99. 99
    Lottie Czosek says:

    Thanks for the tutorial on the serger. I will have to give it a try
    it later. I can sew no problem, but my mother passed away and gave me her serger. However she was too ill to show me how to use it. She left details instructions and stitch examples but I am still struggling. When I attempt to use 3-4 threads they break. 2 threads works great. I tried a few months ago and have been to afraid to try again. Thank you.

    • 99.1
      Leslie says:

      I’m new to serging too, but I did a lot of research and most of what I have read says if your threads keep breaking it is not threaded correctly and/or in the proper order! Hope that helps!

  100. 100
    joy says:

    Thank you for this wonderful post! My husband surprised me with a serger this Christmas, and all of your tips, photos and success stories are just what I was looking for!

  101. 101
    Shannon says:

    I have my Grandmother’s Babylock. I LOVE IT!! :-)

  102. 102
    Summer says:

    Great post! I also received a serger for Christmas and I’m just taking it out to get acquainted. You make it seem much friendlier!! Thanks!

  103. 103
    daria says:

    Ashley,

    Thanks for the terrific pictorial! I just ordered a Brother 1034D and cannot wait to use it. I have a wonderful Babylock sewing machine, which I love, but after years of struggling over to serge, not to serge, to serge has finally won! I look forward to visitng your sight often!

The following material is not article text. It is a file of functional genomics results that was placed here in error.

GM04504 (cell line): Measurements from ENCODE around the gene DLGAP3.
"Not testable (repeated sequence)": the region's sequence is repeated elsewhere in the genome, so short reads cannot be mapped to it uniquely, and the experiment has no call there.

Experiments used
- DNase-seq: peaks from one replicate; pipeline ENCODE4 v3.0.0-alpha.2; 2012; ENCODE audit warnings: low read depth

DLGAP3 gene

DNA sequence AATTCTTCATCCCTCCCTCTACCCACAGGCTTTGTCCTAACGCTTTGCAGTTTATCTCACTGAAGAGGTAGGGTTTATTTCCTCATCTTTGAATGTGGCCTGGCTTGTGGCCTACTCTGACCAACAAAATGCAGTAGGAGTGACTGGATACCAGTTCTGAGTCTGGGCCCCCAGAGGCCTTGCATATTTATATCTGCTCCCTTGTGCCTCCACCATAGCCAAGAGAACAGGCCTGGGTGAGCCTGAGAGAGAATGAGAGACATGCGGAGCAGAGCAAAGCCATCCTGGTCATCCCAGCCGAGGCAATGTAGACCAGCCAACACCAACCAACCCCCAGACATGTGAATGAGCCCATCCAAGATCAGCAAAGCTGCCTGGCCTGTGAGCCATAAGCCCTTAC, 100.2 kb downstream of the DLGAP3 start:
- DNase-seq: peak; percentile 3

104. 104
    Audrey says:

    Too funny I was searching frantically for instructions on how to adjust the tension on my Bernina 800 D and was surprised you had basically the same machine, yours is the DL though, not sure the difference. I lost my manual and my daughter kindly set the tension to 0. Thanks for the sewing on a corner tip, never have been able to figure that out and I didn’t know I could gather with my serger. Guess I need to find that dang manual!

  105. 105
    anne says:

    which is better for sewing clothing a serger or a sewing machine

  106. 106
    Annielu says:

    Can a serger be used for all kinds of sewing? I’m thinking of getting one and using it to replace my standard sewing machine, though I would still keep my sewing machine…

  107. 107
    shannon says:

    Got a 14 u85 singer off CL. New sewer (got singer 6268 at same time). Is it worth $25living estimate fee to check out or does sewing shop just want to sell me a new high $ one?

  108. 108
    BigIslandBehr says:

    I’m in the process of increasing output of messenger bags I make from recycled/repurposed items. I’m debating switching from a regular sweing machine (2nd hand Singer that is constantly needing to be in shop to get timing tweaked) and a serger.
    Costco has a Brother 1134DW Serger Machine for $219.99 delivered and I’m really leaning toward it. It would definately fix the excess material issue and the stronger stitch issue.
    Any feedback, especially on the Brother 1134DW Serger Machine.
    Thanks

  109. 109
    Leslie says:

    I just got a Juki mo654DE, it came with a bunch of bonus items, free shipping and was reasonably priced and had really great reviews, so far I love it, it wasn’t that hard to thread, did it the first time from the manual in under an hour, I’m gonna take a class at a local sewing/craft shop and can’t wait to learn all the wonderful things they can do!!

  110. 110
    Gk says:

    I have a Bernia 800DL but when I wanted to shorted a tea shirt I wanted it to look like a hem in a bought tea shirt. I did not have the coverstitch so this could not happen. What do you do to hem a tea shirt with this model of serger?